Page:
The point to be made here is that it is true that the case of the murder of Indigenous Canadian children by the Church dates back to the nineteenth century, more than a hundred years before the Convention on the Rights of the Child, but this time interval does not negate the Canadian government’s social responsibility to pursue and compensate victims for their relatives. Therefore, this convention will be examined in the following provisions related to the responsibility of the member states.
For the purposes of the present Convention, a child means every human being below the age of eighteen years unless under the law applicable to the child, majority is attained earlier.
- States Parties shall respect and ensure the rights set forth in the present Convention to each child within their jurisdiction without discrimination of any kind, irrespective of the child’s or his or her parent’s or legal guardian’s race, color, sex, language, religion, political or other opinion, national, ethnic or social origin, property, disability, birth or other status.
- States Parties shall take all appropriate measures to ensure that the child is protected against all forms of discrimination or punishment on the basis of the status, activities, expressed opinions, or beliefs of the child’s parents, legal guardians, or family members.
- In all actions concerning children, whether undertaken by public or private social welfare institutions, courts of law, administrative authorities or legislative bodies, the best interests of the child shall be a primary consideration.
- States Parties undertake to ensure the child such protection and care as is necessary for his or her well-being, taking into account the rights and duties of his or her parents, legal guardians, or other individuals legally responsible for him or her, and, to this end, shall take all appropriate legislative and administrative measures.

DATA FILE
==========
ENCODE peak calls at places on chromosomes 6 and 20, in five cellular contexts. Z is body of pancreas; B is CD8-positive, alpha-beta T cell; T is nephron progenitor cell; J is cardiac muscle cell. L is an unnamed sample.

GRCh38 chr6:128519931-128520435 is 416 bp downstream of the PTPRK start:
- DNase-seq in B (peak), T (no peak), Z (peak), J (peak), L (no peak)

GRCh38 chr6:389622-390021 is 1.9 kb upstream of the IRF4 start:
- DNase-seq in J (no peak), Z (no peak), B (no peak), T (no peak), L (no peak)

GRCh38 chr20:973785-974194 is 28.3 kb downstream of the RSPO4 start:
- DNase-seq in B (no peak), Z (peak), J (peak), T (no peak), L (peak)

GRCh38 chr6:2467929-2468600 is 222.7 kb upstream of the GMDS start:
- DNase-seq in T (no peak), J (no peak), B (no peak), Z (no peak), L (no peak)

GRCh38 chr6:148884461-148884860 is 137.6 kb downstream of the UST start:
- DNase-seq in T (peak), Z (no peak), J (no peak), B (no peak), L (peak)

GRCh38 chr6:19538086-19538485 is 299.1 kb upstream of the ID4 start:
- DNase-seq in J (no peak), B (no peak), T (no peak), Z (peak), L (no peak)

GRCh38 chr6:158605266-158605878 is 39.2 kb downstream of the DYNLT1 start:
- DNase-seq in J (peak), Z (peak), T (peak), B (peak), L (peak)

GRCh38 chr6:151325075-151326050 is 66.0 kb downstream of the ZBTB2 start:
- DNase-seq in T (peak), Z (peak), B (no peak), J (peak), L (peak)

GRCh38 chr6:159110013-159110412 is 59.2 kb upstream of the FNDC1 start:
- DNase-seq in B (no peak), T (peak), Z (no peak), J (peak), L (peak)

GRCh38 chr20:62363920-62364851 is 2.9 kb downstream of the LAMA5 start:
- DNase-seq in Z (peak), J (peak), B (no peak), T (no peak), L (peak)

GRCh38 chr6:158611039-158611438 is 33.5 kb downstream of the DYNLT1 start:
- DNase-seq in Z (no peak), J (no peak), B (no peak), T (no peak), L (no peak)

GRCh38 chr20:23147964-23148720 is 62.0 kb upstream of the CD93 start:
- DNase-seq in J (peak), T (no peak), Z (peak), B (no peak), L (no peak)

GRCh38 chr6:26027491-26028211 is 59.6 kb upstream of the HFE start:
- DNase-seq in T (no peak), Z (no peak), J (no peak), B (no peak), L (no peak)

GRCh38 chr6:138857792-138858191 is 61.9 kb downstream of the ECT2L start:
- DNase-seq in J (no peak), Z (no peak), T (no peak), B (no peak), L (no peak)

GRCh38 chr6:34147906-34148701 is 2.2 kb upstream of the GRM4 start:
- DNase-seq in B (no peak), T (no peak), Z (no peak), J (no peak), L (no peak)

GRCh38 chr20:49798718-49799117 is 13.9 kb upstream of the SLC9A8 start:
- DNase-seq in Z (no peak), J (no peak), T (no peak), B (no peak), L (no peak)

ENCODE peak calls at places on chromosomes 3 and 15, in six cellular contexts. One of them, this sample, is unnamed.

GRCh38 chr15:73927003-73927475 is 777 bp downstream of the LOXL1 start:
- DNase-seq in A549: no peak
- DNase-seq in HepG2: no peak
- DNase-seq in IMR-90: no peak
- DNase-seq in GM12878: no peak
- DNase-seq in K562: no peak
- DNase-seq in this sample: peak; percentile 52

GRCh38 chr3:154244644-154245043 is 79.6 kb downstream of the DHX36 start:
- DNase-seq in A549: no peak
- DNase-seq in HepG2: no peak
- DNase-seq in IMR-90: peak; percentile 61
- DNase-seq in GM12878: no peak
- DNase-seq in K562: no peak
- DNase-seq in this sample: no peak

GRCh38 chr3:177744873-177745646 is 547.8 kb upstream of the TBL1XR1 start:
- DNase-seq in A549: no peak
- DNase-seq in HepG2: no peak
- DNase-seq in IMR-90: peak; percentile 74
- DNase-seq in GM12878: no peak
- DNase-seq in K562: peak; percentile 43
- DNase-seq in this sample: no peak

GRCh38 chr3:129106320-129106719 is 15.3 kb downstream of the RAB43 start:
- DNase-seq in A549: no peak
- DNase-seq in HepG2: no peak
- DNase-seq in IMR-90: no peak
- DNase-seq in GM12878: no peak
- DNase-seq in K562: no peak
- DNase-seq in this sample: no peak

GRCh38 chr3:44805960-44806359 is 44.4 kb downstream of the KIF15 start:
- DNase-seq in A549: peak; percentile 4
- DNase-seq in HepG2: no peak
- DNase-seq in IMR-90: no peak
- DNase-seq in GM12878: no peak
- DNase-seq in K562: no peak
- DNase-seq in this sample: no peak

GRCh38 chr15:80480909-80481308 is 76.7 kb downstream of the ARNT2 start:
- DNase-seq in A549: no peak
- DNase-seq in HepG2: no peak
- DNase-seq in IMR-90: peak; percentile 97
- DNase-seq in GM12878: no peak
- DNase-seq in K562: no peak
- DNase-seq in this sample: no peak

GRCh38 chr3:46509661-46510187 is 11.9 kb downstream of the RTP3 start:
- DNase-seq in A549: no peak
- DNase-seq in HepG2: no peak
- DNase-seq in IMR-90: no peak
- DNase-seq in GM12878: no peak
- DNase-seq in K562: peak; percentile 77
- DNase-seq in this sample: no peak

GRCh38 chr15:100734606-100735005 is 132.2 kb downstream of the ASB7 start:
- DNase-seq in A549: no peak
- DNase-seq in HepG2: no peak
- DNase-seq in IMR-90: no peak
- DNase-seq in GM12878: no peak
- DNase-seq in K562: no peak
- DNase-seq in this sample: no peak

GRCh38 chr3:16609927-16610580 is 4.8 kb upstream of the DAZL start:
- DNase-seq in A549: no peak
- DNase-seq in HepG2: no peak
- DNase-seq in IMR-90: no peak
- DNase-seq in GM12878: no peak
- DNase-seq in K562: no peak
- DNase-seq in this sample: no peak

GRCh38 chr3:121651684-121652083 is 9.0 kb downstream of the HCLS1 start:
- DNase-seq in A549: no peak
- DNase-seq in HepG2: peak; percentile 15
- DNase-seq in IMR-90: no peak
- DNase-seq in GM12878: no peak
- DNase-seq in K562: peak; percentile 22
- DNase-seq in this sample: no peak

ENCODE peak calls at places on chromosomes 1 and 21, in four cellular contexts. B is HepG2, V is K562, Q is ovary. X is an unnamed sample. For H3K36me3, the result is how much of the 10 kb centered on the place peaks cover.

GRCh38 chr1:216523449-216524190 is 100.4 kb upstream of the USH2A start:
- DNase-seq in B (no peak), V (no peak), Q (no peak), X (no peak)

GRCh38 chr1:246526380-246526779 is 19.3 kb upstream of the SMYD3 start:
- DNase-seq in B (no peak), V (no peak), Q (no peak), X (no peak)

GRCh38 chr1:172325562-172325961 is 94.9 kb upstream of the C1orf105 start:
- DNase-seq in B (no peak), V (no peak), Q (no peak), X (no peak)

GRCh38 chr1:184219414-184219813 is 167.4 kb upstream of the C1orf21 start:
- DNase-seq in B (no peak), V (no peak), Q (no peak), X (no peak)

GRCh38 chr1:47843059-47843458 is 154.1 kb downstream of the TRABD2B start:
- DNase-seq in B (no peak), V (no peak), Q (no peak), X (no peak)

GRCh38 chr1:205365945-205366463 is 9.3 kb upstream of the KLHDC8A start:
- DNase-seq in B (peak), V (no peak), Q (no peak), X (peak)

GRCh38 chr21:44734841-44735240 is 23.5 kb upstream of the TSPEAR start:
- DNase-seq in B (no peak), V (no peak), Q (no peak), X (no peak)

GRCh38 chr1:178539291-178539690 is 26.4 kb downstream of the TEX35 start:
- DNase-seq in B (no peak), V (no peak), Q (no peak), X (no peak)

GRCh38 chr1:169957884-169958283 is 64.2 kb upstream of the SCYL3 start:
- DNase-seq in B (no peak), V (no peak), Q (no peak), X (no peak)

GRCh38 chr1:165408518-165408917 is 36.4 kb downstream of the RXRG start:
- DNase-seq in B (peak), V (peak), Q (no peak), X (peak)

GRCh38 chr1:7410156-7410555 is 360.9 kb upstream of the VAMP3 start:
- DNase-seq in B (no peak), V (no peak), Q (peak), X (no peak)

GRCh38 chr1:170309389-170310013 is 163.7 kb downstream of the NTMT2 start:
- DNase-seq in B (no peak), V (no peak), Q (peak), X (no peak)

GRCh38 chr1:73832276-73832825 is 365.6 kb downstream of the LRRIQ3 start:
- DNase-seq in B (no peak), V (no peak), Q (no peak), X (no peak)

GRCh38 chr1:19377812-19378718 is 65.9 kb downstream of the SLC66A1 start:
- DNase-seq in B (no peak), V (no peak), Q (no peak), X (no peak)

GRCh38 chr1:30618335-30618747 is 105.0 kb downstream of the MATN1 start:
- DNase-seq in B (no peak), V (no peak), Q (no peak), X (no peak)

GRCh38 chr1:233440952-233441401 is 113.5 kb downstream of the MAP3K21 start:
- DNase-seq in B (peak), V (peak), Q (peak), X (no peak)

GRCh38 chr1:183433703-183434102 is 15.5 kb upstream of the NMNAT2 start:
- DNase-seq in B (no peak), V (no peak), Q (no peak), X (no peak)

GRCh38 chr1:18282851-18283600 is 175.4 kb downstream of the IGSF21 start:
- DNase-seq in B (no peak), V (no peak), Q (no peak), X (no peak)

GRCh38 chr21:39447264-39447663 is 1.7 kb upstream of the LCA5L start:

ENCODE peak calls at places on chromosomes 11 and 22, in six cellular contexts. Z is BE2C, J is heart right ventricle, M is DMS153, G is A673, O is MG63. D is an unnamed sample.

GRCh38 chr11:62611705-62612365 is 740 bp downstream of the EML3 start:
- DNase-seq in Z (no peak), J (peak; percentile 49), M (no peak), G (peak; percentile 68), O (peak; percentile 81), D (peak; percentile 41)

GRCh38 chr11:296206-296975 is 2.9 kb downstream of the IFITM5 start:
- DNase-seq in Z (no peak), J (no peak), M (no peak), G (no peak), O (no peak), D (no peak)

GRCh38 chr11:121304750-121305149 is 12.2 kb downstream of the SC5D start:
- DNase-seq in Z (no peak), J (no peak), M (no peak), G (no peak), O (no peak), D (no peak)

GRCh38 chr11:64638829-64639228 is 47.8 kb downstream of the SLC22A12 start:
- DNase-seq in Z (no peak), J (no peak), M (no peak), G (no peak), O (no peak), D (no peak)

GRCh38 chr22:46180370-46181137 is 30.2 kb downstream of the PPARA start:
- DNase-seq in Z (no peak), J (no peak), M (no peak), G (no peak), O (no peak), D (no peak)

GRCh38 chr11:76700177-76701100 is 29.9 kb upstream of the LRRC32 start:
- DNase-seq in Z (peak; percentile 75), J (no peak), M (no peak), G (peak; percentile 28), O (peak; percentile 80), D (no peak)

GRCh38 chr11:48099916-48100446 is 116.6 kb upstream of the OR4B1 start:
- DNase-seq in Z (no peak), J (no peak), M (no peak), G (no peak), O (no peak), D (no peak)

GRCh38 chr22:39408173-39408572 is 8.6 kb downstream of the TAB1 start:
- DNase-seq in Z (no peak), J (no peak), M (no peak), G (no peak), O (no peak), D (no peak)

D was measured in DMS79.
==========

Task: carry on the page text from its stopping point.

- States Parties recognize that every child has the inherent right to life.
- States Parties shall ensure to the maximum extent possible the survival and development of the child.
- The child shall have the right to freedom of expression; this right shall include freedom to seek, receive and impart information and ideas of all kinds, regardless of frontiers, either orally, in writing or in print, in the form of art, or through any other media of the child’s choice.
- The exercise of this right may be subject to certain restrictions, but these shall only be such as are provided by law and are necessary:
(a) For respect of the rights or reputations of others; or
(b) For the protection of national security or of public order, or of public health or morals.
- States Parties shall respect the right of the child to freedom of thought, conscience and religion.
- States Parties shall respect the rights and duties of the parents and, when applicable, legal guardians, to provide direction to the child in the exercise of his or her right in a manner consistent with the evolving capacities of the child.
- Freedom to manifest one’s religion or beliefs may be subject only to such limitations as are prescribed by law and are necessary to protect public safety, order, health or morals, or the fundamental rights and freedoms of others.
- States Parties recognize the rights of the child to freedom of association and to freedom of peaceful assembly.
- No restrictions may be placed on the exercise of these rights other than those imposed in conformity with the law and which are necessary in a democratic society in the interests of national security or public safety, public order, the protection of public health or morals or the protection of the rights and freedoms of others.